The Chicago Syndicate: Reputed Capo recalls " A Few Nice Smashes" on Tape
The Mission Impossible Backpack

Tuesday, May 30, 2006

Reputed Capo recalls " A Few Nice Smashes" on Tape

Friends of ours: Gambino Crime Family, Gregory DePalma
Friends of mine: Joseph "Joey Per Voi" Fornino

The final piece of evidence at reputed Gambino capo Gregory DePalma's racketeering trial depicted the Scarsdale man as a violent, robust Mafia enforcer rather than the ailing old man who drowsed at the defense table for the last two weeks.

Keenly aware of the image jurors might have of DePalma from watching him during the trial, federal prosecutors Christopher Conniff and Scott Marrah finished their case with a flourish; they used DePalma's own words to imprint their assertion that the 74-year-old was an active member of a ruthless organized crime family up until his arrest in March of last year.

Defense lawyers claim that DePalma is a sick old man living in the past, who routinely exaggerates his criminal deeds and power to puff up his own importance. An ashen-faced DePalma is brought into court every day in a wheelchair, oxygen tubes running from a green canister to his nose. He suffers from heart disease, kidney disease, and diabetes.But in a secretly taped conversation with a mob informant just two weeks before he was arrested, DePalma recounts a beating he administered to a man who owed money to a reputed associate of DePalma's.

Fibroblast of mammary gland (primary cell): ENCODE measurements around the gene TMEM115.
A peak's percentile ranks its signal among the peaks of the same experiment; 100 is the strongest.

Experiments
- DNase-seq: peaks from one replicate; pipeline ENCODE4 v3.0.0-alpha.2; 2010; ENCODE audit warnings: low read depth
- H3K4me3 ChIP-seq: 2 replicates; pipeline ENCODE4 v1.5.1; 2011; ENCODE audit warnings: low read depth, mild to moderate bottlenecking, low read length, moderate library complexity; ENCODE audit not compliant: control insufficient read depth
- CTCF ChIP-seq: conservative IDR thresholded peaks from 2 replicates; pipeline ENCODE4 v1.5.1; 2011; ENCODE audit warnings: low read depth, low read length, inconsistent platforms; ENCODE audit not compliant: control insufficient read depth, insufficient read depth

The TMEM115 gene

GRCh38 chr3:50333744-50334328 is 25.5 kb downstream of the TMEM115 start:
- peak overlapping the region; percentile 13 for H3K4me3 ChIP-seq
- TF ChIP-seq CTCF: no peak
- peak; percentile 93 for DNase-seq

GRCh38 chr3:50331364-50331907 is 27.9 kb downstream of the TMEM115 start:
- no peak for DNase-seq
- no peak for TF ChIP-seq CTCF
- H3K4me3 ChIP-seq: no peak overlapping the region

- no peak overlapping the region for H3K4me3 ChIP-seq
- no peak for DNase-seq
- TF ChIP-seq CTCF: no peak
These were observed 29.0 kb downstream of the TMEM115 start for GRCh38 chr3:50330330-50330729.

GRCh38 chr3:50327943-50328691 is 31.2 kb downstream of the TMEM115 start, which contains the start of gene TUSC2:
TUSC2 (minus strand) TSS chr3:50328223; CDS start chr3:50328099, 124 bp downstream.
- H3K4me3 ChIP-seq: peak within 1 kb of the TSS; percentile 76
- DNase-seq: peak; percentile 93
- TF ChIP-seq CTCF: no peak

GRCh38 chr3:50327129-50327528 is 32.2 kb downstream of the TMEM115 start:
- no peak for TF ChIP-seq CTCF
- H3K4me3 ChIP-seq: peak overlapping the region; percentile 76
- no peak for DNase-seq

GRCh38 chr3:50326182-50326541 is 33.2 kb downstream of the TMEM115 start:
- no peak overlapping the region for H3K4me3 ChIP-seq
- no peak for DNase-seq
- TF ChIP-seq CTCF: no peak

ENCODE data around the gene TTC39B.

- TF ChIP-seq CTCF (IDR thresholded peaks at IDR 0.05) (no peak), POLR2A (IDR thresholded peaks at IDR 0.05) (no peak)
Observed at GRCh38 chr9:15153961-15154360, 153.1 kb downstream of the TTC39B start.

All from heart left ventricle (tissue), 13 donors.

"Oh, I gave him a few nice smashes," DePalma said of the attack on John Nigro at Pasta Per Voi, a Port Chester restaurant owned by Joseph "Joey Per Voi" Fornino, an accused associate of DePalma's who has also been charged in the case. DePalma claimed Nigro owed Fornino money.

In the conversation with the informant, Peter Forchetti, DePalma said he finally caught up with Nigro at the restaurant. In an obscenity-laced rant, DePalma says he called Nigro a rat, accusing Nigro of giving information to authorities about DePalma's son, Craig.

The elder DePalma pleaded guilty in 1999 to extorting Nigro. Craig DePalma also was convicted in the case. The younger DePalma is currently in a coma in a New Rochelle nursing home following a failed jail-house suicide attempt.

Gregory DePalma laments to Forchetti that there was one thing he didn't do when he beat up Nigro. "I made a mistake," he said. "I didn't rip his hairpiece off."

He accused Nigro of ripping off a Yonkers toupee maker by not paying him the $5,500 he owed for the rug.

Of course, DePalma had his own toupee trauma just before the trial began when deputy U.S Marshals found two $50 bills taped under DePalma's hairpiece in his Westchester Medical Center hospital room.

The finding assisted Judge Alvin Hellerstein in his decision not to postpone the trial, despite assertions by DePalma's lawyers, Martin Geduldig and John Meringolo, that he was too ill to stand trial.

Closing arguments in the case are scheduled for Tuesday.

Thanks to Timothy O'Connor

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